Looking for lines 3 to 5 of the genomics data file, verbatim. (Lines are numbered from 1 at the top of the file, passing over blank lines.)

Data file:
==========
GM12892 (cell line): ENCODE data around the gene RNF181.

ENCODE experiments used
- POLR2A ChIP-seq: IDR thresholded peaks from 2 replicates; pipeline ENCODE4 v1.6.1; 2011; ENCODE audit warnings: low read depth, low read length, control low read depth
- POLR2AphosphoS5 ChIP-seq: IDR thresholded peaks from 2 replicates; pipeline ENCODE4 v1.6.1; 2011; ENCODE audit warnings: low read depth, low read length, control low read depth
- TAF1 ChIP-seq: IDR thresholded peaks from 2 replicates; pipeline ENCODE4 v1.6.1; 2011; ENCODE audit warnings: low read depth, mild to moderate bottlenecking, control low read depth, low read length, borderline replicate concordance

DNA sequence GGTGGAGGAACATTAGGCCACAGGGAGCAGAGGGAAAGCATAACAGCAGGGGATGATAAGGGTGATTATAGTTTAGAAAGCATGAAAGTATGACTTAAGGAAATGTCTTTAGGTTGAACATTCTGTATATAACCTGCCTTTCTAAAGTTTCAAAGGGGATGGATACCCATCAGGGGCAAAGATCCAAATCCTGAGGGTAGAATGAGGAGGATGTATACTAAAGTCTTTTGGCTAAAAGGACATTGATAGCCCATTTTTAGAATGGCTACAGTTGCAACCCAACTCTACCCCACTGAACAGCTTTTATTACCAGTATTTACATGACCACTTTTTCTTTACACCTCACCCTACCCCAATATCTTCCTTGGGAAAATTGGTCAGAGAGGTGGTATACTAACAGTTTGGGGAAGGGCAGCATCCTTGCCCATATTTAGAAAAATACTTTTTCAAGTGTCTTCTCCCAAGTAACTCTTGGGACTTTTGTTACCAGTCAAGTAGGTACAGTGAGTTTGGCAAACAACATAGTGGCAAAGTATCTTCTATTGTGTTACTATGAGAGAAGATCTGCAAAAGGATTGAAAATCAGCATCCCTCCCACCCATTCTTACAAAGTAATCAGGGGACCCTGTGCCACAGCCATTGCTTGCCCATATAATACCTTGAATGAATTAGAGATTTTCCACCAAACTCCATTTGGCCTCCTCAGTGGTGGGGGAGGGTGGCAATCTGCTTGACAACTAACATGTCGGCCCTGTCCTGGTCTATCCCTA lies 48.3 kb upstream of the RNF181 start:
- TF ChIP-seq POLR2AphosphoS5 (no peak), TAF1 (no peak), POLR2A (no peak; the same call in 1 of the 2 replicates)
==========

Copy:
- POLR2A ChIP-seq: IDR thresholded peaks from 2 replicates; pipeline ENCODE4 v1.6.1; 2011; ENCODE audit warnings: low read depth, low read length, control low read depth
- POLR2AphosphoS5 ChIP-seq: IDR thresholded peaks from 2 replicates; pipeline ENCODE4 v1.6.1; 2011; ENCODE audit warnings: low read depth, low read length, control low read depth
- TAF1 ChIP-seq: IDR thresholded peaks from 2 replicates; pipeline ENCODE4 v1.6.1; 2011; ENCODE audit warnings: low read depth, mild to moderate bottlenecking, control low read depth, low read length, borderline replicate concordance